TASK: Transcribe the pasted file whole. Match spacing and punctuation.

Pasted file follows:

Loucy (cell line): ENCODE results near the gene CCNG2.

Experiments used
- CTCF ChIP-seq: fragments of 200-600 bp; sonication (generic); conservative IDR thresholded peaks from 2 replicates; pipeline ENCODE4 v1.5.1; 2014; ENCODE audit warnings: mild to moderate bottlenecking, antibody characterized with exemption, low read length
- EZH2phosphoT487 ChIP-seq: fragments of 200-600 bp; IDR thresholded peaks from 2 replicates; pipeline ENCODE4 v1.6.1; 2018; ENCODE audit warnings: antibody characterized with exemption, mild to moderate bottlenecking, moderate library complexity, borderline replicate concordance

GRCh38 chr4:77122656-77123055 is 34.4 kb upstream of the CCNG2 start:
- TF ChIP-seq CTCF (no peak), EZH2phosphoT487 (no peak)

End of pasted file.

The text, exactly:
Loucy (cell line): ENCODE results near the gene CCNG2.

Experiments used
- CTCF ChIP-seq: fragments of 200-600 bp; sonication (generic); conservative IDR thresholded peaks from 2 replicates; pipeline ENCODE4 v1.5.1; 2014; ENCODE audit warnings: mild to moderate bottlenecking, antibody characterized with exemption, low read length
- EZH2phosphoT487 ChIP-seq: fragments of 200-600 bp; IDR thresholded peaks from 2 replicates; pipeline ENCODE4 v1.6.1; 2018; ENCODE audit warnings: antibody characterized with exemption, mild to moderate bottlenecking, moderate library complexity, borderline replicate concordance

GRCh38 chr4:77122656-77123055 is 34.4 kb upstream of the CCNG2 start:
- TF ChIP-seq CTCF (no peak), EZH2phosphoT487 (no peak)